Following the Kyoto Protocol, current policy focuses primarily on carbon sequestration of afforestation. However, we want to stress that by establishing mixed afforestation of native species, society could profit from a portfolio of other ecosystem services such as prevention from erosion, aesthetic forest landscape or diverse fruit harvest. Further research is needed to evaluate the species mixtures with the most pronounced effects on overall ecosystem multifunctionality (Hillebrand & Matthiessen 2009; Isbell et al. 2011). Moreover, the use of a wide range of native species in afforestation projects could contribute to both an improvement of ecosystem services and the preservation of diverse forest ecosystems as they are typical in the study area (Myers et al. 2000).

Acknowledgements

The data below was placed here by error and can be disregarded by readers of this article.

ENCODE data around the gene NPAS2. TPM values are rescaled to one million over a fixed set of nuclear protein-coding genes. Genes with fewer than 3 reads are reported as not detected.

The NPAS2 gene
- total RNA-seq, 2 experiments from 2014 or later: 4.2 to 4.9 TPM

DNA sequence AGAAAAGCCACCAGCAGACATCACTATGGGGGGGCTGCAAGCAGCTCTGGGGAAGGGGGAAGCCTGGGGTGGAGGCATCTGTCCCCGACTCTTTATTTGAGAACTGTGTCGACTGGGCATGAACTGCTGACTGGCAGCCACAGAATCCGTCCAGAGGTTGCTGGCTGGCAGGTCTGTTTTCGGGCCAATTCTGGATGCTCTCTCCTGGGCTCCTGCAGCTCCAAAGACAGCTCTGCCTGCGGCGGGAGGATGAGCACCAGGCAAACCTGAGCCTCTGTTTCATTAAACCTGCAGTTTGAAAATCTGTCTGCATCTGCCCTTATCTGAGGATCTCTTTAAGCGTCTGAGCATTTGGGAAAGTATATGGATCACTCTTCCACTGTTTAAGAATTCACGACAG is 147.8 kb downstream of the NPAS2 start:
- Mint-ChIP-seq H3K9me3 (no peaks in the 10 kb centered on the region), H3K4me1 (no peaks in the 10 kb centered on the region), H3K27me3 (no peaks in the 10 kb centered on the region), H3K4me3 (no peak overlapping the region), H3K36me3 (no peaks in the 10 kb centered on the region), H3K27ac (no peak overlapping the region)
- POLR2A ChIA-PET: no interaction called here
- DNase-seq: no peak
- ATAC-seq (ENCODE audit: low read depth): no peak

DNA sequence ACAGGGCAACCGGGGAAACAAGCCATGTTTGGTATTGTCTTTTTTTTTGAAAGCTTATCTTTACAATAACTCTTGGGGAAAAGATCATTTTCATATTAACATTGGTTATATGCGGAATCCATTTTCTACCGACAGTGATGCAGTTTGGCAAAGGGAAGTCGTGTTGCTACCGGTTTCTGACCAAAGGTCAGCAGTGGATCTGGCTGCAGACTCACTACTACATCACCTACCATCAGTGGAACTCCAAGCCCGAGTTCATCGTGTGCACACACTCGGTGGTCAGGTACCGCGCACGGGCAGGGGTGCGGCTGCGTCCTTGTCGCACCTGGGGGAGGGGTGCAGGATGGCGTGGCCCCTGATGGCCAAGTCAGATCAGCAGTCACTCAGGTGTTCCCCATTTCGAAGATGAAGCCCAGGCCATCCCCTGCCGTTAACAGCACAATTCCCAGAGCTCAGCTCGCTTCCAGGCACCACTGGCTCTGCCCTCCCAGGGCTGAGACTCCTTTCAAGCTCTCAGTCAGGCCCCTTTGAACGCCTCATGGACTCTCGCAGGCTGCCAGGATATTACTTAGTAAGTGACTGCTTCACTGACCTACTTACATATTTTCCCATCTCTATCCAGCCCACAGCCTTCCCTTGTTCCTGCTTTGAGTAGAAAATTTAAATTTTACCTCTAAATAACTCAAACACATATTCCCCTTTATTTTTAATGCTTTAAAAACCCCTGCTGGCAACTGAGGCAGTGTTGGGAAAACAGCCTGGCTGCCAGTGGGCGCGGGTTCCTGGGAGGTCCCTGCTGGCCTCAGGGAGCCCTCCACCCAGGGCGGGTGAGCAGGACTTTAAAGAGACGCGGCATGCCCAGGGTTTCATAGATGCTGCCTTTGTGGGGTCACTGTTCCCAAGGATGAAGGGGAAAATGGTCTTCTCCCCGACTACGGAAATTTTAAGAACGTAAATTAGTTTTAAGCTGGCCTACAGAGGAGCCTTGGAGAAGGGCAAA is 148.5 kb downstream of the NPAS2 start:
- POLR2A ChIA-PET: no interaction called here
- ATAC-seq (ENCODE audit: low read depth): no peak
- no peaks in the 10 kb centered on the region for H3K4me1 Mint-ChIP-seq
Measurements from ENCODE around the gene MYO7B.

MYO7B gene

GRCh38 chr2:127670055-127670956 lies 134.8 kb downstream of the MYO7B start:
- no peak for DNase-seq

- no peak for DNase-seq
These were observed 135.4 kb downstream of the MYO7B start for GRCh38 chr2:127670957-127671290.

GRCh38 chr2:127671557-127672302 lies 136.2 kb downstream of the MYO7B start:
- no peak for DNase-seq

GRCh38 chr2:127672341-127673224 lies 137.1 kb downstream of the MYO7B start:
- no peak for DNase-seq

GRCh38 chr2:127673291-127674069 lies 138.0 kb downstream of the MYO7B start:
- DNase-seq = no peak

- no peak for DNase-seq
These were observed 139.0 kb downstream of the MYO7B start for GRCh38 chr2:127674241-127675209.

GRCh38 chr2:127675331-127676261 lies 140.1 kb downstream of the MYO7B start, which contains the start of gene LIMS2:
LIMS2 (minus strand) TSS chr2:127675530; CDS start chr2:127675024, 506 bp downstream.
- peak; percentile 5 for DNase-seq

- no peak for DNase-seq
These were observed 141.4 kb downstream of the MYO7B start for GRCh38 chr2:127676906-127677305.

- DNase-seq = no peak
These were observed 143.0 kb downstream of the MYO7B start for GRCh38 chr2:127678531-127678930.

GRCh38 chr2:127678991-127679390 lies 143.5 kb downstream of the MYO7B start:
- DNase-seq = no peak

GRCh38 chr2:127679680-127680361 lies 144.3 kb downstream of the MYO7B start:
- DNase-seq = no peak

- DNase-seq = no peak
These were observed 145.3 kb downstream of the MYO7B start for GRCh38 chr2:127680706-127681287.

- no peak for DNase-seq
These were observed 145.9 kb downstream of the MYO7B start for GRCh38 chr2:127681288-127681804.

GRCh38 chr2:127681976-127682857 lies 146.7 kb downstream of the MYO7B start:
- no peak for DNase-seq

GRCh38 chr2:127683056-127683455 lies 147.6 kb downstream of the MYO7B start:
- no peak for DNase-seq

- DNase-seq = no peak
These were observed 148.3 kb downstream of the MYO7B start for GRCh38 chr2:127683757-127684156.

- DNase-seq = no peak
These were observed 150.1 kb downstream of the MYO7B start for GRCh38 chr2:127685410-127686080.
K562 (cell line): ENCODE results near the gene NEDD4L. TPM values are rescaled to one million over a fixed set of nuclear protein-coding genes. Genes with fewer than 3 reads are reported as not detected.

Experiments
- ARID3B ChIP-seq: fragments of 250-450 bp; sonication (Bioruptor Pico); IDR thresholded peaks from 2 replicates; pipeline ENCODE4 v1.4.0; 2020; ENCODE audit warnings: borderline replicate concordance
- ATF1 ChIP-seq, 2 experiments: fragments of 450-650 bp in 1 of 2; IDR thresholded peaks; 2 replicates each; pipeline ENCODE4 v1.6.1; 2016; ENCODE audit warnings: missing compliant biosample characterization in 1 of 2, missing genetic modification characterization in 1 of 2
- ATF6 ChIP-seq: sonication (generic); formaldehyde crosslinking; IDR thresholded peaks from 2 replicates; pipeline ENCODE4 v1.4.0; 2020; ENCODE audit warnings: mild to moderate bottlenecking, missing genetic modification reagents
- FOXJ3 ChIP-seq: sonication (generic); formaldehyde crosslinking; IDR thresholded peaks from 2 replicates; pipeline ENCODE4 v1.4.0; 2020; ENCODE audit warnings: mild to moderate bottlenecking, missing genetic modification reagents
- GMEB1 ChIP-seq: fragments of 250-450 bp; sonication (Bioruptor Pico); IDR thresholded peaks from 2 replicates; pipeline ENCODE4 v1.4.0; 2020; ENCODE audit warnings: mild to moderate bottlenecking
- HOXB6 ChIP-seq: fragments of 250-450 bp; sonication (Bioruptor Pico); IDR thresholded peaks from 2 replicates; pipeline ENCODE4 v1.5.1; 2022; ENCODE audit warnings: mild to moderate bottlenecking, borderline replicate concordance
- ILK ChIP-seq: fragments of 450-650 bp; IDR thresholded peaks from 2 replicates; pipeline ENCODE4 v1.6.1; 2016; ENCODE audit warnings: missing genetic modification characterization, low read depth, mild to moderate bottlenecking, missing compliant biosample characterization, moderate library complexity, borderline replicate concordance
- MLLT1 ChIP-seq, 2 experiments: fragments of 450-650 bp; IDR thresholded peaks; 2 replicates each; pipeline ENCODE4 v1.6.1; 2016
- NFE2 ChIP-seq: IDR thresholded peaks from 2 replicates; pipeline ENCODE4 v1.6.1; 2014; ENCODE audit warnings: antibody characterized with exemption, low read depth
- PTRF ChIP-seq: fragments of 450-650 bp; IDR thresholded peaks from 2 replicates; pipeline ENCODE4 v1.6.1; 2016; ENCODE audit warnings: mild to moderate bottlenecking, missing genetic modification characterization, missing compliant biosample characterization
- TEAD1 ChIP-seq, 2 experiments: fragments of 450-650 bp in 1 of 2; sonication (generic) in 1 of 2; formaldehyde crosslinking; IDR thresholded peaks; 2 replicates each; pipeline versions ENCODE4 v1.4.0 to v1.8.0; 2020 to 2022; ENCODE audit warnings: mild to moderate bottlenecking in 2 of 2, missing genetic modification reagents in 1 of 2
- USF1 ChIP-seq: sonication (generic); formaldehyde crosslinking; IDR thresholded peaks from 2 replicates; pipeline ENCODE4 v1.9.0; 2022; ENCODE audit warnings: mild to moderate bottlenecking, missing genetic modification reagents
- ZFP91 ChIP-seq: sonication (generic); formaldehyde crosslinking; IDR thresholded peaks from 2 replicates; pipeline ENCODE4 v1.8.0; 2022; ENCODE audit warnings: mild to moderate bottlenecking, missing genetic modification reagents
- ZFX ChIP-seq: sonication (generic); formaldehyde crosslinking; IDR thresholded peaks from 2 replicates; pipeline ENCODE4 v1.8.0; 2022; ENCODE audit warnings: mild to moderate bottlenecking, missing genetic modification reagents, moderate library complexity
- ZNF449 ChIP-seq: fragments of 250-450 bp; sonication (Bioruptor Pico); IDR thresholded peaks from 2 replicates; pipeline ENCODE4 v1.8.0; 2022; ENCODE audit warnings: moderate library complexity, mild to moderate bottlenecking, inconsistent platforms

1. Top of page
  2. Summary
  3. Introduction
  4. Materials and methods
  5. Results
  6. Discussion
  7. Conclusions
  8. Acknowledgements
  9. References

This study was funded by the German Research Foundation (DFG FOR 891/1). We are grateful for this support. We would like to thank the whole research group BEF China and especially the group of PhD students for the successful and cooperative teamwork. Furthermore, we appreciate very much the knowledge and help of Susanne Wedi-Pumpe and Ingelore Strube during the stable isotope analyses and laboratory work. Thanks to the helpful comments of two anonymous reviewers, this manuscript could be further improved.

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  3. Introduction
  4. Materials and methods
  5. Results
  6. Discussion
  7. Conclusions
  8. Acknowledgements
  9. References